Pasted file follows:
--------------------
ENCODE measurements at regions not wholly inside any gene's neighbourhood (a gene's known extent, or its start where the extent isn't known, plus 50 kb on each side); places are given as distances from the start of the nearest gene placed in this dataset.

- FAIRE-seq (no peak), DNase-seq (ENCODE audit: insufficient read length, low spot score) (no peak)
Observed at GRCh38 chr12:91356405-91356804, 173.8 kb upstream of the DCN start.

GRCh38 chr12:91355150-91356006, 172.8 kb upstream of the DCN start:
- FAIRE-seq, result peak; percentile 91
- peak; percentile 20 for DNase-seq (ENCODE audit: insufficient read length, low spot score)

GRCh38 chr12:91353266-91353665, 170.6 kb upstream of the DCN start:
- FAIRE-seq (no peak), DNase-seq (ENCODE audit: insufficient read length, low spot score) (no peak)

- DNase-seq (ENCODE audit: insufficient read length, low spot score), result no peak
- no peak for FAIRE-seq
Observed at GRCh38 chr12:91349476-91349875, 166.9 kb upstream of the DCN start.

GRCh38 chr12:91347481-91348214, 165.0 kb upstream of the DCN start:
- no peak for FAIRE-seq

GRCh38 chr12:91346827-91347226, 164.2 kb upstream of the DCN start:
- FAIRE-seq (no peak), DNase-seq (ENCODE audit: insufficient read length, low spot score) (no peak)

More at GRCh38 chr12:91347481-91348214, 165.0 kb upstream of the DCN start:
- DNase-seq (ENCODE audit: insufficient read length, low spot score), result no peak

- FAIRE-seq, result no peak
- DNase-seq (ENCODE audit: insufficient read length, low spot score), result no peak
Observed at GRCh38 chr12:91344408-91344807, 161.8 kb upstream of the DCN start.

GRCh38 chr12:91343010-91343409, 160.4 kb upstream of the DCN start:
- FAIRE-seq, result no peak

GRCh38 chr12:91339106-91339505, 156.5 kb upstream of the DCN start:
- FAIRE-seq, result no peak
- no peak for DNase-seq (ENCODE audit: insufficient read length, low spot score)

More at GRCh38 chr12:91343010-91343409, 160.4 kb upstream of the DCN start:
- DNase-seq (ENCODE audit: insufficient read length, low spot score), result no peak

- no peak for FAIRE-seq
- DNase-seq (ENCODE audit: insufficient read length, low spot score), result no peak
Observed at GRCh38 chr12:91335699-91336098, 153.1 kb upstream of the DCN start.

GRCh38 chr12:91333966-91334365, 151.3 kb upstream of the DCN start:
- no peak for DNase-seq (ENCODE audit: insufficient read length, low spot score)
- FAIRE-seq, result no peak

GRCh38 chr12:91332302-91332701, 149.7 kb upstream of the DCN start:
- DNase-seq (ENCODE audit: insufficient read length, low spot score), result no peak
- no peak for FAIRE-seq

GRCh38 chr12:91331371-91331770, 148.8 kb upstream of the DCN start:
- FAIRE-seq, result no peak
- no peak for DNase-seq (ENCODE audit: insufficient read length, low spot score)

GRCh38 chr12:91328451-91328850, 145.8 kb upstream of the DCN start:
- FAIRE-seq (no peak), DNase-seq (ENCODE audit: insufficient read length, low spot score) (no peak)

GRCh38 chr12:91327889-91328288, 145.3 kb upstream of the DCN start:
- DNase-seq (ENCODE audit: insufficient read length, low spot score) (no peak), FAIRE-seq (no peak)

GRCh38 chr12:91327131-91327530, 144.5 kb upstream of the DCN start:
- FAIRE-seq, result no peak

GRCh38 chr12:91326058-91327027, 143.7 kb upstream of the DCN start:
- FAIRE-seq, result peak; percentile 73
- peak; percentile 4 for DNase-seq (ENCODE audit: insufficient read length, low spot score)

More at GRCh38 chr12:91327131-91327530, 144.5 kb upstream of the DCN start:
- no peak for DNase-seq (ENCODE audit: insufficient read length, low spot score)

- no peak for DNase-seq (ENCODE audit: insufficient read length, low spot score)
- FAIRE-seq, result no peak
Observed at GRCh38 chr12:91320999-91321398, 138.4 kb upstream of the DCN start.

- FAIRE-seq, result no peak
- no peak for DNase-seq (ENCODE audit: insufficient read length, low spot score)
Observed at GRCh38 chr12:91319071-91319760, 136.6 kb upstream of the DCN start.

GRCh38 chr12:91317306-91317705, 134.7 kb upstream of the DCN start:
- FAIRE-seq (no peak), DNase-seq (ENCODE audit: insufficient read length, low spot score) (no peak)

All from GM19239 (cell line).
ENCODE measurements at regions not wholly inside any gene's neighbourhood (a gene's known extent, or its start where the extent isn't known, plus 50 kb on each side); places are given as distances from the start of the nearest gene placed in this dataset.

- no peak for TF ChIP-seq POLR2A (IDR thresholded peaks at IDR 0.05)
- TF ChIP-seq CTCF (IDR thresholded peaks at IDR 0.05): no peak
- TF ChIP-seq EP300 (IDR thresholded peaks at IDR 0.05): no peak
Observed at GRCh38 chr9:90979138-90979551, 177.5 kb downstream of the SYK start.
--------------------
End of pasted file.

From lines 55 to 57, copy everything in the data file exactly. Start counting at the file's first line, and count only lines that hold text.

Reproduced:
- no peak for DNase-seq (ENCODE audit: insufficient read length, low spot score)
Observed at GRCh38 chr12:91319071-91319760, 136.6 kb upstream of the DCN start.

GRCh38 chr12:91317306-91317705, 134.7 kb upstream of the DCN start: